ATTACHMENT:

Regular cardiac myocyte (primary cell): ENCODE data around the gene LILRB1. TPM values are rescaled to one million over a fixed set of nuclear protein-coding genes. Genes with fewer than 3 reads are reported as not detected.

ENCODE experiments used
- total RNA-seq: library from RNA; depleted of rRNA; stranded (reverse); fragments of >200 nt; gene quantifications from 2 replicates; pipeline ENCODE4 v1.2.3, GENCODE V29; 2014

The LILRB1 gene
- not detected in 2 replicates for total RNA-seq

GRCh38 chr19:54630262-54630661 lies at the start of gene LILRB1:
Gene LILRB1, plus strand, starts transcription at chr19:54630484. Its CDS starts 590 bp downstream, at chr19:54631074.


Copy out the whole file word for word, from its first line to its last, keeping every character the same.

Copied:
Regular cardiac myocyte (primary cell): ENCODE data around the gene LILRB1. TPM values are rescaled to one million over a fixed set of nuclear protein-coding genes. Genes with fewer than 3 reads are reported as not detected.

ENCODE experiments used
- total RNA-seq: library from RNA; depleted of rRNA; stranded (reverse); fragments of >200 nt; gene quantifications from 2 replicates; pipeline ENCODE4 v1.2.3, GENCODE V29; 2014

The LILRB1 gene
- not detected in 2 replicates for total RNA-seq

GRCh38 chr19:54630262-54630661 lies at the start of gene LILRB1:
Gene LILRB1, plus strand, starts transcription at chr19:54630484. Its CDS starts 590 bp downstream, at chr19:54631074.